In order to prevent errors in identification of syllables, hypothetical (candidate) syllables may be considered for each tentatively identified syllable. Rules for rewriting tentatively identified syllables may be written, for example, as shown in Table 3. For example, if a syllable is tentatively identified as "shi", additional hypothetical syllables "ji" and "hi" are also generated with respective penalty values of 2 and 3. The originally identified syllable ("shi" in this case) corresponds to no penalty. The penalties assigned in connection with the rewriting according to Table 3 may be referred to as penalties of the second kind in order to distinguish them from those assigned in connection with Table 2 which may likewise be referred to as penalties of the first kind.
TABLE 3______________________________________Example Original After Correction______________________________________(1) shi shi, ji, hi(2) N N, nu, mu(3) ju ju, shu, zu(4) ji ji, shi, zu(5) ku ku, pu, ko______________________________________
Thus, if the tentatively identified syllable array is "shinjuku" as in the previously considered example, it is rewritten first according to the rules partially illustrated in Table 2 into "shi/N/ju,ji/ku" and this is further rewritten as "shi,ji,hi/N, nu,mu/ju,shu,zu,ji,shi[4 ],gi /ku,pu,ko". The result thus obtained is sent from the correction unit 7 into the verification unit 8 which checks sequentially whether each syllable in this rewritten syllable array is found in the syllable lattice and calculates a score C for evaluating the syllable array.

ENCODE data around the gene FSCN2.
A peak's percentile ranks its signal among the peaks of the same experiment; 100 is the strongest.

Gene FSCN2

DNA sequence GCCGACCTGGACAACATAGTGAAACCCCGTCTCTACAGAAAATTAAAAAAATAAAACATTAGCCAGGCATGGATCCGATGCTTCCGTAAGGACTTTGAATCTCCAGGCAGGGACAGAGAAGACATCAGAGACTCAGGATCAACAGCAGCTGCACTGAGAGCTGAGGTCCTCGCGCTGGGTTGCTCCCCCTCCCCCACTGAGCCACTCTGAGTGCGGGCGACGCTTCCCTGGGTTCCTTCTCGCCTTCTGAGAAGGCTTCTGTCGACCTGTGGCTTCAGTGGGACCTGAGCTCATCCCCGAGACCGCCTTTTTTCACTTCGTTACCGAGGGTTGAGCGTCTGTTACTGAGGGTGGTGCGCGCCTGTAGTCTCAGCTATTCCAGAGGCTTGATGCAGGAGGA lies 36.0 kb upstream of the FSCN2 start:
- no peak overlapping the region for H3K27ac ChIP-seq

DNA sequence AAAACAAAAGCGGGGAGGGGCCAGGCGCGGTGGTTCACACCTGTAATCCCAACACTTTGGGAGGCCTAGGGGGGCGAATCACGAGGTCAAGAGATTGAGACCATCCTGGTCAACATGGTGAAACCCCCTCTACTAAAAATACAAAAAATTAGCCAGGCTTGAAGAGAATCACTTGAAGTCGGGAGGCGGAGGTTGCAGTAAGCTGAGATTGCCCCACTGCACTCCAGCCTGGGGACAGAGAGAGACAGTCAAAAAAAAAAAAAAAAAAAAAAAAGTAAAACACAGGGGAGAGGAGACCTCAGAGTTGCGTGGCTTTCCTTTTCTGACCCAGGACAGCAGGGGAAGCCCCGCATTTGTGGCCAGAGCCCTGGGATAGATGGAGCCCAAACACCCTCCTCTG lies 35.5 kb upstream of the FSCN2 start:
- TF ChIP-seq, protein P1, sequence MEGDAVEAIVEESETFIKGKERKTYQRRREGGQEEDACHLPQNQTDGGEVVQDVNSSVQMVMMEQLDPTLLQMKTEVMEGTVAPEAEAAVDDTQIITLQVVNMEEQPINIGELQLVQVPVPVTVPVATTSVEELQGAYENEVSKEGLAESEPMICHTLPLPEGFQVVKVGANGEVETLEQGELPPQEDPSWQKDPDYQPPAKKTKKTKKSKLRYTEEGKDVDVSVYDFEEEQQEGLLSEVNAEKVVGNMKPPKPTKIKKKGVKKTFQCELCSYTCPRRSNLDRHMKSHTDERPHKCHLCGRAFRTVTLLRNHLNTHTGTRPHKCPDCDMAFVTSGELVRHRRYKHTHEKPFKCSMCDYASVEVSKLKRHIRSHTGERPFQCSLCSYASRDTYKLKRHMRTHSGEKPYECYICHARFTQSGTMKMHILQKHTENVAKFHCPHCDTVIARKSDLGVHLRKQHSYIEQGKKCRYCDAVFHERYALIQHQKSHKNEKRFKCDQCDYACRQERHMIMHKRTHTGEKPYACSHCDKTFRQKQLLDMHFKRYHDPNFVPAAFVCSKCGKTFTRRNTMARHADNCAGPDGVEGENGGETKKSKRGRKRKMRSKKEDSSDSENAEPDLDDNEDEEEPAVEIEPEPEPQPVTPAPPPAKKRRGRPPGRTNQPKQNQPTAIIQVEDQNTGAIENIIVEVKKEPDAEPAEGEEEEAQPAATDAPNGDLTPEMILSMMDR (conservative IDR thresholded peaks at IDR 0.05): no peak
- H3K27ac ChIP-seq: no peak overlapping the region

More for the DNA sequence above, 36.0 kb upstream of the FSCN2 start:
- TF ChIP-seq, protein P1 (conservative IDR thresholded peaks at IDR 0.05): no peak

The score C for evaluating each hypothetical syllable array is calculated generally as a function of the scores of the matching syllables and their associated penalties. For example, the score C may be calculated by the following formula: ##EQU1## where Xi represents the matching score for the ith syllable in the hypothetical syllable array, Yi represents the ith penalty value of the type appearing in Table 2, N is the number of syllables in the array, M is the total number of penalties and W is an appropriate weight factor. Since the calculation would become too long if the score C were to be obtained for all combinations of syllables in Table 1, an appropriate cutoff method or a dynamic planning method of matching should preferably be utilized to speed up the process. Furthermore, only such candidate syllables with appropriate temporal relationships may be included. According to a test example, C=25 for "shi/N/ji/ku" and C=36 for "shi/N/ju/ku" while C=29 for "shi/N/ji/ko" ("Shinjiko" being the name of a lake in western Japan). These values are received by the judging unit 9 which selects candidate syllable arrays according to the calculated values of C. If the results cited above are sorted, the first candidate is "shinjuku" as pronounced "shinjiku", the second candidate is "shinjiko" (the name of a lake) and the third candidate is "shinjuku", the second candidate is "shinjiko" (the name of a lake) and the third candidate is "shinjuku" as pronounced "shinjuku". This means that the input voice signal intended to be interpreted as "Shinjuku" (the district) would be erroneously recognized as "Shinjiko" (the lake) if the commonly occurring phonological change from "ju" to "ji" according to the rule table for rewriting were not taken into consideration. According to the method of evaluation described above, the aforementioned phonological change is taken into account and, as a result, "Shinjuku" as pronounced "shinjiko" becomes the first candidate.